Beatrice Gibson describes her films as ‘an odd entanglement of the real and the imagined, or the fictional and the documentary.’ Informed by a wide-ranging knowledge of experimental music, literature and poetry, her approach is improvisational and open-ended, ‘leaving things to chance and letting many voices help construct the work.’ Though her earlier work took inspiration from muscular avant-garde music and prose, her recent films, particularly the dreamy and kaleidoscopic I Hope I’m Loud When I’m Dead (2018), turn to poetry and feminism for guidance. While collaboration and ‘togetherness’ remain key, her collagist method combines many different techniques: 16mm film, digital video, iPhone footage and found images.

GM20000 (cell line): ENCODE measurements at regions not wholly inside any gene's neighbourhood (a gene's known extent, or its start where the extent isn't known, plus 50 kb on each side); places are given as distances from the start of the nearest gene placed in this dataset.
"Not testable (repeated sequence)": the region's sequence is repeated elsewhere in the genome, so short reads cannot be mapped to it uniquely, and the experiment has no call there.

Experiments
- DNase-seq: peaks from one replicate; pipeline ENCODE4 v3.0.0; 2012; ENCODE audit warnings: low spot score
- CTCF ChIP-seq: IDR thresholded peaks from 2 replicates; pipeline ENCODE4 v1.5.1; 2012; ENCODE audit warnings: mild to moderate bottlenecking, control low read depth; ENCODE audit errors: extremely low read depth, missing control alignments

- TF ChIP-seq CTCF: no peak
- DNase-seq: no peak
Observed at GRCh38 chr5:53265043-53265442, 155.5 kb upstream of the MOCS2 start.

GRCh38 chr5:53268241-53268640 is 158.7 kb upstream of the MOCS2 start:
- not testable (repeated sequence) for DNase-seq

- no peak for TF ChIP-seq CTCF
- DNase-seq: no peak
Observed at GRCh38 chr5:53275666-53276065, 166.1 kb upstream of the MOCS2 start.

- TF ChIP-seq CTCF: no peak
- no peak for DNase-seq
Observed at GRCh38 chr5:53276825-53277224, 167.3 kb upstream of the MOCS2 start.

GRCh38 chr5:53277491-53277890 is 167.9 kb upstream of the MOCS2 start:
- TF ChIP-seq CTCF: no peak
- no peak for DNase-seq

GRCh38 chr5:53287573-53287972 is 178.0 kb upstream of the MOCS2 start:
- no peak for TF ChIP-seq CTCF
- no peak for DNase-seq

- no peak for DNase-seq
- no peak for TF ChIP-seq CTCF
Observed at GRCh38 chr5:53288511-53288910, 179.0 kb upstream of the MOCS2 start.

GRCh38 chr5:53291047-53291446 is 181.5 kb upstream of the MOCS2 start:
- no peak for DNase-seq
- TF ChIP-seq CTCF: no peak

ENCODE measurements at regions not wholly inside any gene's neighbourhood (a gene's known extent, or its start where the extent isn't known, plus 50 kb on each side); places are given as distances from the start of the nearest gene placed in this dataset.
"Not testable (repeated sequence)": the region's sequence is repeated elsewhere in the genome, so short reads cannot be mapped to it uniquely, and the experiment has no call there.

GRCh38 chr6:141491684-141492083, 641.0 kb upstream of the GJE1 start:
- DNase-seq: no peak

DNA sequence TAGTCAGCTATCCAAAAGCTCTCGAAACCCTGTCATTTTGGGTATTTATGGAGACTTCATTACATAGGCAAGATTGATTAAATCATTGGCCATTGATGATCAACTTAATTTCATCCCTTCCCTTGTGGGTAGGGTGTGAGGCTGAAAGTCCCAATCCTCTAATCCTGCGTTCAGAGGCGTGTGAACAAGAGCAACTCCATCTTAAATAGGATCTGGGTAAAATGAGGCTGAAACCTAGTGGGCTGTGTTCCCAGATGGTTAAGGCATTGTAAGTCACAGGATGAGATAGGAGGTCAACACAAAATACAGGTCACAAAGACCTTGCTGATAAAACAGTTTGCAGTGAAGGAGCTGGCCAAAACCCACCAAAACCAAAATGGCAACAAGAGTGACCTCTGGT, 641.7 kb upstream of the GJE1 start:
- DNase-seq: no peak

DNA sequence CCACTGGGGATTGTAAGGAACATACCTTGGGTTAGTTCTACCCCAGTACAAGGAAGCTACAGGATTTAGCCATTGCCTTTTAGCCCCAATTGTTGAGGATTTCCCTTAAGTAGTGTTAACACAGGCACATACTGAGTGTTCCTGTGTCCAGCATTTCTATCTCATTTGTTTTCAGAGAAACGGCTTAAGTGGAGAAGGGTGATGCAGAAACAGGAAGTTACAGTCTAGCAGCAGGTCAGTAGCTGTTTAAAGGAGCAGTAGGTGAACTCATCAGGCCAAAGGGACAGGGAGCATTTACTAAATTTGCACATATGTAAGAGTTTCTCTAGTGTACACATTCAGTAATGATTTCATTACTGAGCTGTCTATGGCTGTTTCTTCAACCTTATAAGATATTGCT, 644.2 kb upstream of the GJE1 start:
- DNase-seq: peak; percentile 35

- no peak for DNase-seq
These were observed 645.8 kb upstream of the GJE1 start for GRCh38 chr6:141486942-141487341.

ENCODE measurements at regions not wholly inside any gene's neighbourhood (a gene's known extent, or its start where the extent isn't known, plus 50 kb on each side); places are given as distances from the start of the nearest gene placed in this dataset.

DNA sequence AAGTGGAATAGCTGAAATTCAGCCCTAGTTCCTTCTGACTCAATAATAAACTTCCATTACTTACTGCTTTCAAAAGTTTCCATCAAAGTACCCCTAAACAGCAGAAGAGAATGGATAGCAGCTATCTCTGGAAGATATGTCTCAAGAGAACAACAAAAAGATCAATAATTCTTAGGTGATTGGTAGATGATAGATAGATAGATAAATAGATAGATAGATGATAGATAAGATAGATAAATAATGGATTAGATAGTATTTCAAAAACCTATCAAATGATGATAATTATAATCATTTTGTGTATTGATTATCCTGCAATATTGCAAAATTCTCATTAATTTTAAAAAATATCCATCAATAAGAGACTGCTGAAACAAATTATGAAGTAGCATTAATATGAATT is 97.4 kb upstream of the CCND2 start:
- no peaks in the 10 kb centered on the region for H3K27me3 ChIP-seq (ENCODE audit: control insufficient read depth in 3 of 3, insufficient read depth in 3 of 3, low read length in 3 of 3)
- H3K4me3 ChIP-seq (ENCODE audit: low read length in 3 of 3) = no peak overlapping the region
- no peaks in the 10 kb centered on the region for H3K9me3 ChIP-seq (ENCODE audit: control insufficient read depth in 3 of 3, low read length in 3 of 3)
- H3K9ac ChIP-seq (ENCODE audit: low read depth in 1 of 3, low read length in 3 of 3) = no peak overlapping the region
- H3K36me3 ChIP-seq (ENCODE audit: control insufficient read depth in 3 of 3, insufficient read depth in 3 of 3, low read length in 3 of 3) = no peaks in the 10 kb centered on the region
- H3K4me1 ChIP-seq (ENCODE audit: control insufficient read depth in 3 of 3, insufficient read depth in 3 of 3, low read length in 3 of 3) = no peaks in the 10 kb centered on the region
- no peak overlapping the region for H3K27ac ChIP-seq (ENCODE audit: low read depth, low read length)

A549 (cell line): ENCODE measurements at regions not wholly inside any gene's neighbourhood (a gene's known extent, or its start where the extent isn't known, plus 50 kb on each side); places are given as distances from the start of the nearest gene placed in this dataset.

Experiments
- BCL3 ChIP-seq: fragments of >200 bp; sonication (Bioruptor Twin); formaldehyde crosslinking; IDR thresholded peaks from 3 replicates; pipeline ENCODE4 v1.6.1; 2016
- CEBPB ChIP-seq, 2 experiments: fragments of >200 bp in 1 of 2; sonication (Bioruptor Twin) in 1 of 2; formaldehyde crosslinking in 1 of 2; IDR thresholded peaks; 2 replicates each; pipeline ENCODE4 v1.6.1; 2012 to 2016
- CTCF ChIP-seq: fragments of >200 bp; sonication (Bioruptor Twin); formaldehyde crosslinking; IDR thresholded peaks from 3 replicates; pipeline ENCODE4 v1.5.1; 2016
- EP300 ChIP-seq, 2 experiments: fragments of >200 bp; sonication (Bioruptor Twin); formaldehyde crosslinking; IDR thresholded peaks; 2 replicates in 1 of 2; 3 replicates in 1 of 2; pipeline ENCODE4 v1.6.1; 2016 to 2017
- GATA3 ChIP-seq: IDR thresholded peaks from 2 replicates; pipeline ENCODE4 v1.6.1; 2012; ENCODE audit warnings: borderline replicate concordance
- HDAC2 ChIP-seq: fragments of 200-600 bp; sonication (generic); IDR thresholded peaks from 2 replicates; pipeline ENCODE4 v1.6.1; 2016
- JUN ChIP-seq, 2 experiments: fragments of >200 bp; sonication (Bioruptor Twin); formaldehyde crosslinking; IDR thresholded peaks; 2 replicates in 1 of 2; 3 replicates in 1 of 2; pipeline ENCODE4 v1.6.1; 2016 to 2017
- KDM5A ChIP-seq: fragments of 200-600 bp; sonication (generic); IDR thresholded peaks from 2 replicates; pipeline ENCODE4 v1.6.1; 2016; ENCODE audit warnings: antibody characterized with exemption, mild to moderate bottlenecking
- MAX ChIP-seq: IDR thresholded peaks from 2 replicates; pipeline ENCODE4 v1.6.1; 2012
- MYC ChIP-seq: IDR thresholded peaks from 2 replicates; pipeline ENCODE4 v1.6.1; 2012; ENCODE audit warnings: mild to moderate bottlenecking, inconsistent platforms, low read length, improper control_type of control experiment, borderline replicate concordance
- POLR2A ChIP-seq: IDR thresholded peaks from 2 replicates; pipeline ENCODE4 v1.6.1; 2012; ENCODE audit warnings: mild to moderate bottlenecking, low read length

Beatrice Gibson (born 1978, London) lives and works in London and Palermo, Sicily, Italy. Gibson studied at the University of Manchester and Goldsmiths, University of London.
I use my practice to collaborate with friends, colleagues and people that I admire … It’s about making community through work; making life and work coalesce so that you can get the things you need to sustain you.
– Beatrice Gibson